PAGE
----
Acciona announces renewable energy investment
Spain’s Acciona Energia has announced plans to invest more than €7.4bn ($9.8bn) over the 2007-2009 period, which it said would add around 5000 MW of renewables capacity to its portfolio.
Of the total, approximately €6.4bn is earmarked for wind farm installations, with the remainder for solar energy facilities, biomass to energy units and biofuels manufacturing plants.
According to Acciona Energia, the additions are expected to raise its overall gross renewables capacity to 8400 MW from around 3400 MW, and wind capacity in particular by around 4670 MW to more than 7800 MW.
Acciona Energia, a subsidiary of Spanish construction firm Acciona, added that around 60 per cent of the new capacity would be built outside of Spain, mostly in Europe, followed by the USA, Asia and Australia.
In addition, Acciona Energia has announced plans to complete a wind turbine manufacturing plant in the USA, to complement the two it has in Spain and one in China.
France: EDF Energies Nouvelles has ordered 26 turbines for its Chemin d’Ablis wind farm from German company REpower. The €75m ($99m), 52 MW plant is due to commence operations during the first half of 2008.
France: Jacobs Engineering has received a contract from French energy trader Poweo to provide engineering support for a new 400 MW combined cycle gas turbine plant at Pont-sur-Sambre.
Germany: REpower has received orders totalling €92m ($121m) for three wind farm projects in the UK and France. The Bicker Fen and Walkway projects in England, and the Chemin d’Ablis farm in France will combine 46 turbines and 92 MW of wind energy.
Germany: Siemens has received a €440m ($581m) order to supply 54 wind turbines with combined 180 MW capacity for the Lynn and Inner Dowsing wind farm projects in Lincolnshire, UK.
Norway: Oslo has pledged 30m Krone ($5m) over three years to the international Renewable Energy and Efficiency Partnership, in order to increase usage of clean energy in developing countries.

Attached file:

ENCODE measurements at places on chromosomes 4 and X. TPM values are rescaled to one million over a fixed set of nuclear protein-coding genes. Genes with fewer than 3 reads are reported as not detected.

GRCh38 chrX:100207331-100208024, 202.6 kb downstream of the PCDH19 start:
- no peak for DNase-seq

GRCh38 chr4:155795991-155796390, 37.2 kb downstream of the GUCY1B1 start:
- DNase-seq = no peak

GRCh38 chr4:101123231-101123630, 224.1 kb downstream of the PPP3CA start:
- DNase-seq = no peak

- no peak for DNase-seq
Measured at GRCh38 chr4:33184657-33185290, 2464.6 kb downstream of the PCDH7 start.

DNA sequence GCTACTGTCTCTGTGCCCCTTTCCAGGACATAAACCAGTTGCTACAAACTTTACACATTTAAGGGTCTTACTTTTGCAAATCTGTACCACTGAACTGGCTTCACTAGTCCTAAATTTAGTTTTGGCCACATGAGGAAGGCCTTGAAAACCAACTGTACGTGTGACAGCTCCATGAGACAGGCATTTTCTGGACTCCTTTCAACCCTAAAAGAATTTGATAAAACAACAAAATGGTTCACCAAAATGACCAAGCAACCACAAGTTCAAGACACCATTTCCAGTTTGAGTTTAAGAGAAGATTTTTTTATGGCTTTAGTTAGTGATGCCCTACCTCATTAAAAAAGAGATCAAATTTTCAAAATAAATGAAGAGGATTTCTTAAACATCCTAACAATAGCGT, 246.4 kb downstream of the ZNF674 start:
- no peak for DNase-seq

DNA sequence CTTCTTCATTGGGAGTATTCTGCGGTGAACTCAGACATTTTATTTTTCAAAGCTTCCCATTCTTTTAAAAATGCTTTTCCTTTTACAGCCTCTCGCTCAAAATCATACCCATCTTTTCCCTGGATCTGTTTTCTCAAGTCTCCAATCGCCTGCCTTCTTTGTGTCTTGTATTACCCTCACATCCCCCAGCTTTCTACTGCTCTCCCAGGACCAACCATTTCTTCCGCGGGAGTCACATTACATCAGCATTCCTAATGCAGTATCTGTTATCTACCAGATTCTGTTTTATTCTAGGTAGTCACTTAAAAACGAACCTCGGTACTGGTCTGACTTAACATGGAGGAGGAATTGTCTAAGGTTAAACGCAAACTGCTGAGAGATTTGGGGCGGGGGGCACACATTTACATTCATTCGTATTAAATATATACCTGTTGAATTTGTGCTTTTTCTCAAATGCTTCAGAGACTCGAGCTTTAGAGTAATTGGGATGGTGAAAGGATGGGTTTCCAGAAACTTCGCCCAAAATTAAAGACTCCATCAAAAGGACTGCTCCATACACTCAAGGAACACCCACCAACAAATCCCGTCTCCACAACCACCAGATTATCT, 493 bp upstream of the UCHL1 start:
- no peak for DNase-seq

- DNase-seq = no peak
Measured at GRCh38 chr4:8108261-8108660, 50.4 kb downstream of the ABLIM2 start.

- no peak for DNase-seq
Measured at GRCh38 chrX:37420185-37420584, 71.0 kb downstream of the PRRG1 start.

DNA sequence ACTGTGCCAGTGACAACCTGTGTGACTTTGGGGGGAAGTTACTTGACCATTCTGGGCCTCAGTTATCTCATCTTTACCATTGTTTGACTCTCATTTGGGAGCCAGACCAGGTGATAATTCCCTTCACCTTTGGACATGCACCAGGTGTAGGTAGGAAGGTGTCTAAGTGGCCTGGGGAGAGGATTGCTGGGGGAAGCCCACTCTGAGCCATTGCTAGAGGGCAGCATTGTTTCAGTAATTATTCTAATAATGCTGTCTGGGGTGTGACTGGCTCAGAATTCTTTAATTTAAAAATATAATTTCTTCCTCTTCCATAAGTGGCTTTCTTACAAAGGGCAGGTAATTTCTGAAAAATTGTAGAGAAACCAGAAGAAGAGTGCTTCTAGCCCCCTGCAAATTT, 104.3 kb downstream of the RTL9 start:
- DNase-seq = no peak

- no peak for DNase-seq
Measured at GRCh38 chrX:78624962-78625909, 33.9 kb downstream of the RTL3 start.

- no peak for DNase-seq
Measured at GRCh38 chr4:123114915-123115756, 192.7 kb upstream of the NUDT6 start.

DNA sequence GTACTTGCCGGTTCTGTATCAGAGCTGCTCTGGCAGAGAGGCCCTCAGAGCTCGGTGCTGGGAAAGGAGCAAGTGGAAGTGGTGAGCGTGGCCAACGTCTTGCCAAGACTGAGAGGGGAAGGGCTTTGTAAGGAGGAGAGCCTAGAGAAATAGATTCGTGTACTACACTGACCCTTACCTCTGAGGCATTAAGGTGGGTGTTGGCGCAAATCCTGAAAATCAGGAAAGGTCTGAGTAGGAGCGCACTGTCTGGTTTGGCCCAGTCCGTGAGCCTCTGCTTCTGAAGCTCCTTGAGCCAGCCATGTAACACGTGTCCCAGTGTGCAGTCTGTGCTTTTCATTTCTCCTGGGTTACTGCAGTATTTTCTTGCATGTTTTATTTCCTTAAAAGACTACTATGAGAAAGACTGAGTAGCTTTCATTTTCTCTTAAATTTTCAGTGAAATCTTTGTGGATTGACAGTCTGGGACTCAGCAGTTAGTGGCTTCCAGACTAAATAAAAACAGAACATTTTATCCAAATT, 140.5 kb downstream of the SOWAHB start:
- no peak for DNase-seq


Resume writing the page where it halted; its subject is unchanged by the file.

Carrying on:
Norway: The Norwegian Water Resources and Energy Directorate has granted Statkraft a license for the construction of Selbjorn wind farm, expected to provide an annual output of 110 GWh, in Austevoll.
Spain: Endesa and Enerfin-Enervento, part of the Elecnor group, have signed an agreement to jointly develop marine wind farm projects in Spain.
Spain: Vestas has secured a turnkey contract for 14 wind turbines from Spanish developer Parque Eolico Puerto Real. The V90 3 MW turbines will be installed at the Cortijo de Guerra project in Andalusia.
Sweden: Vattenfall Wind Power has announced that Sweden’s largest wind farm, the 110 MW offshore Lilligrund project being constructed by Siemens, will be operational by the end of 2007.
Switzerland: Swiss energy group Atel expects a consortium to be formed by the end of 2007 for the construction of one or more nuclear power plants in the country, naming Axpo and BKW as its potential partners.
UK: E.ON and RWE are said to be close to striking a deal with Westinghouse to work together on the next generation of Britain’s nuclear power plants.
UK: Areva T&D has won a €21m ($28m) contract from E.ON to design, supply and install the onshore and offshore substations for the Robin Rigg East and Robin Rigg West wind farms.